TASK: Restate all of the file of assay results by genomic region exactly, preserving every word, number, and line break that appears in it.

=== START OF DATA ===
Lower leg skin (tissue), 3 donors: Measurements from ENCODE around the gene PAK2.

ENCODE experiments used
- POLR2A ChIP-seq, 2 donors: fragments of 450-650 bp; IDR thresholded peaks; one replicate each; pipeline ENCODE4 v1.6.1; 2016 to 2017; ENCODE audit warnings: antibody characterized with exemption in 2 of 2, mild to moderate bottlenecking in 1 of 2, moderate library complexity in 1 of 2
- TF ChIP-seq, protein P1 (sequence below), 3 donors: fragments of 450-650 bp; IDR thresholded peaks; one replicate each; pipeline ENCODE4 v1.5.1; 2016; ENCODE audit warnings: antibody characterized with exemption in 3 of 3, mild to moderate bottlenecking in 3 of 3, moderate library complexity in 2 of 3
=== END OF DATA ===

Lower leg skin (tissue), 3 donors: Measurements from ENCODE around the gene PAK2.

ENCODE experiments used
- POLR2A ChIP-seq, 2 donors: fragments of 450-650 bp; IDR thresholded peaks; one replicate each; pipeline ENCODE4 v1.6.1; 2016 to 2017; ENCODE audit warnings: antibody characterized with exemption in 2 of 2, mild to moderate bottlenecking in 1 of 2, moderate library complexity in 1 of 2
- TF ChIP-seq, protein P1 (sequence below), 3 donors: fragments of 450-650 bp; IDR thresholded peaks; one replicate each; pipeline ENCODE4 v1.5.1; 2016; ENCODE audit warnings: antibody characterized with exemption in 3 of 3, mild to moderate bottlenecking in 3 of 3, moderate library complexity in 2 of 3